The quiet northern town of Siglufjörður is an Icelandic capitalism in miniature: it went through a period of great prosperity based on a single industry, then experienced financial collapse, and despite all this, the architects of the town are honoured for their historic contributions.
In Siglufjörður’s case, that industry was herring. This was actually not an Icelandic discovery; the Norwegians were fishing for herring in the area since the beginning of the 20th century. But once Icelanders caught wind of the stocks, things really took off. At its peak in the 1950s, over 3,100 people lived in Siglufjörður—more than twice the population today.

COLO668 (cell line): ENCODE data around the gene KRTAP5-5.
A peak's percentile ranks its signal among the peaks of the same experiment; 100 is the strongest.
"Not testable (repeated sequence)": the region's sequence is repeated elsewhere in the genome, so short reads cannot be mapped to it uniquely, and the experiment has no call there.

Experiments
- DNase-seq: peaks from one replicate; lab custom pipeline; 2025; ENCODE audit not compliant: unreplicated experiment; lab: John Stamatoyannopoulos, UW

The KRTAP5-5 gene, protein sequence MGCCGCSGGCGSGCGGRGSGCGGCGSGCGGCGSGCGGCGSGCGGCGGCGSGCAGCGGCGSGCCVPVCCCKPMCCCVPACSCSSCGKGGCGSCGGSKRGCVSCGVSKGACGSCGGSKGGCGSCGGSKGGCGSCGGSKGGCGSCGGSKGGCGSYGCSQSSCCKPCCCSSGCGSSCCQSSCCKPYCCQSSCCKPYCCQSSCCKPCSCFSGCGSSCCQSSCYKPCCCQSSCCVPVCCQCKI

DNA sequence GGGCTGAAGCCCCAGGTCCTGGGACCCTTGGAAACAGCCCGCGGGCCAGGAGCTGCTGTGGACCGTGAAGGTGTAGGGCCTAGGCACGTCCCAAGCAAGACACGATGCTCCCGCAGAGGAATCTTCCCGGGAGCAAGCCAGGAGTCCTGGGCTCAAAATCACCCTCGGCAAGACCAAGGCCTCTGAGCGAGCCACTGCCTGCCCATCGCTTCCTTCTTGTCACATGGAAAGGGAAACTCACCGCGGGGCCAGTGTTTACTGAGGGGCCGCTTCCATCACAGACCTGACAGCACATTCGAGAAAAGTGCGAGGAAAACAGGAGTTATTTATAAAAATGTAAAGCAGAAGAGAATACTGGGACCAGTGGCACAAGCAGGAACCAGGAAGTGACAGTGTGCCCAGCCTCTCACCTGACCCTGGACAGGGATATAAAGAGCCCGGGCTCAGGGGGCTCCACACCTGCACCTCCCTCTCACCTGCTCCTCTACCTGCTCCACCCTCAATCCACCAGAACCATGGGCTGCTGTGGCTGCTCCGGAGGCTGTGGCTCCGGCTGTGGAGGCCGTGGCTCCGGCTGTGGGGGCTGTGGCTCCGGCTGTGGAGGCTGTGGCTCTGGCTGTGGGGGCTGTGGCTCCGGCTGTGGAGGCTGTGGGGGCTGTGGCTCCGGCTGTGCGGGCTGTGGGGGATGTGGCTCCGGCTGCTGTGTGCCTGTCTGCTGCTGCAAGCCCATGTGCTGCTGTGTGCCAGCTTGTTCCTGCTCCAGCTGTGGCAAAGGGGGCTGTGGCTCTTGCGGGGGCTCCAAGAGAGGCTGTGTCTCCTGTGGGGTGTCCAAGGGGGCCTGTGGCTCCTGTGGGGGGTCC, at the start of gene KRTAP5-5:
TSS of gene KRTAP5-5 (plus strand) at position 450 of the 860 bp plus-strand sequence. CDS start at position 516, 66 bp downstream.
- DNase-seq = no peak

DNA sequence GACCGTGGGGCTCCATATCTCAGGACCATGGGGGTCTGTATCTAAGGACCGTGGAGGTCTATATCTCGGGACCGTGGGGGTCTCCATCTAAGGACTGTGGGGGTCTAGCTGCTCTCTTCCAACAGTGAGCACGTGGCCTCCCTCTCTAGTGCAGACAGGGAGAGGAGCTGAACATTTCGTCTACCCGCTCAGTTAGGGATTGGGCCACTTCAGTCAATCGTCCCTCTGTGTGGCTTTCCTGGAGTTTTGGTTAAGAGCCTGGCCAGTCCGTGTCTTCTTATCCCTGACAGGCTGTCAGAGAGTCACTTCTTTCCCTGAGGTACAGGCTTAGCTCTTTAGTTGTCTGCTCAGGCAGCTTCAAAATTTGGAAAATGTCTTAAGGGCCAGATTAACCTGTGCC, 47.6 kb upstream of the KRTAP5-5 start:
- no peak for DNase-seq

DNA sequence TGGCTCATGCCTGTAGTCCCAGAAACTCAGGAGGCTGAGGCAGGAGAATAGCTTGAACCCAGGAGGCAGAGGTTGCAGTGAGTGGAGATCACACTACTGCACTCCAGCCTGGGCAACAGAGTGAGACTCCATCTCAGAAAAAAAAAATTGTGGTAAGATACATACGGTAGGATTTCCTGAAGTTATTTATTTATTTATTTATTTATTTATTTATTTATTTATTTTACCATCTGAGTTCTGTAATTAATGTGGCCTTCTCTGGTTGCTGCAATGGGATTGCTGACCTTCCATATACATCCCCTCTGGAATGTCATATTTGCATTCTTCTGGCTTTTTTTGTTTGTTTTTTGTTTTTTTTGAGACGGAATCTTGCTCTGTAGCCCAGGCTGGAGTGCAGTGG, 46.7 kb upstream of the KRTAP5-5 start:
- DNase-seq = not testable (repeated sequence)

Icelanders from around the country flocked to Siglufjörður, including venture capitalists from Reykjavík. The town exploded with jobs and resources. If there were any cautious voices pointing out the folly of resting an entire local economy on one resource, they went unheard. That was a shame, because by the mid-1960s, the herring stocks had more or less disappeared not only from the area but from Icelandic waters as a whole, and would not return for decades.
Today, the Herring Museum, and the Herring Festival, honour the boom times, while quietly underplaying the bust that made a few Reykjavíkingur quite rich but many Siglufjörður residents without jobs. That’s Iceland for you.